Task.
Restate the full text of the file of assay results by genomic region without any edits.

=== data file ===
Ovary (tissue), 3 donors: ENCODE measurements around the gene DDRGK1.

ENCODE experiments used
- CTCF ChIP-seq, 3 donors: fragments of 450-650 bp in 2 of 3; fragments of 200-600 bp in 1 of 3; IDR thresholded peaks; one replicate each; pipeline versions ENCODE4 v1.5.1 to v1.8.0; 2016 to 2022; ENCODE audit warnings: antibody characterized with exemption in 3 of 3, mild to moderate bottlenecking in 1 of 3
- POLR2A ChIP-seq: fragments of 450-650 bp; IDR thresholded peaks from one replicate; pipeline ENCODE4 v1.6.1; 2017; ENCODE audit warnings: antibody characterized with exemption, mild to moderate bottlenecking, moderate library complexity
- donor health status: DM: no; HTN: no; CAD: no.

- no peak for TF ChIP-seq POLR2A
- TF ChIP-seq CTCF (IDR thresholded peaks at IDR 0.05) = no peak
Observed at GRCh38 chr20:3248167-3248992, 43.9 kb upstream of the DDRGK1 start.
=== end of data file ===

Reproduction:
Ovary (tissue), 3 donors: ENCODE measurements around the gene DDRGK1.

ENCODE experiments used
- CTCF ChIP-seq, 3 donors: fragments of 450-650 bp in 2 of 3; fragments of 200-600 bp in 1 of 3; IDR thresholded peaks; one replicate each; pipeline versions ENCODE4 v1.5.1 to v1.8.0; 2016 to 2022; ENCODE audit warnings: antibody characterized with exemption in 3 of 3, mild to moderate bottlenecking in 1 of 3
- POLR2A ChIP-seq: fragments of 450-650 bp; IDR thresholded peaks from one replicate; pipeline ENCODE4 v1.6.1; 2017; ENCODE audit warnings: antibody characterized with exemption, mild to moderate bottlenecking, moderate library complexity
- donor health status: DM: no; HTN: no; CAD: no.

- no peak for TF ChIP-seq POLR2A
- TF ChIP-seq CTCF (IDR thresholded peaks at IDR 0.05) = no peak
Observed at GRCh38 chr20:3248167-3248992, 43.9 kb upstream of the DDRGK1 start.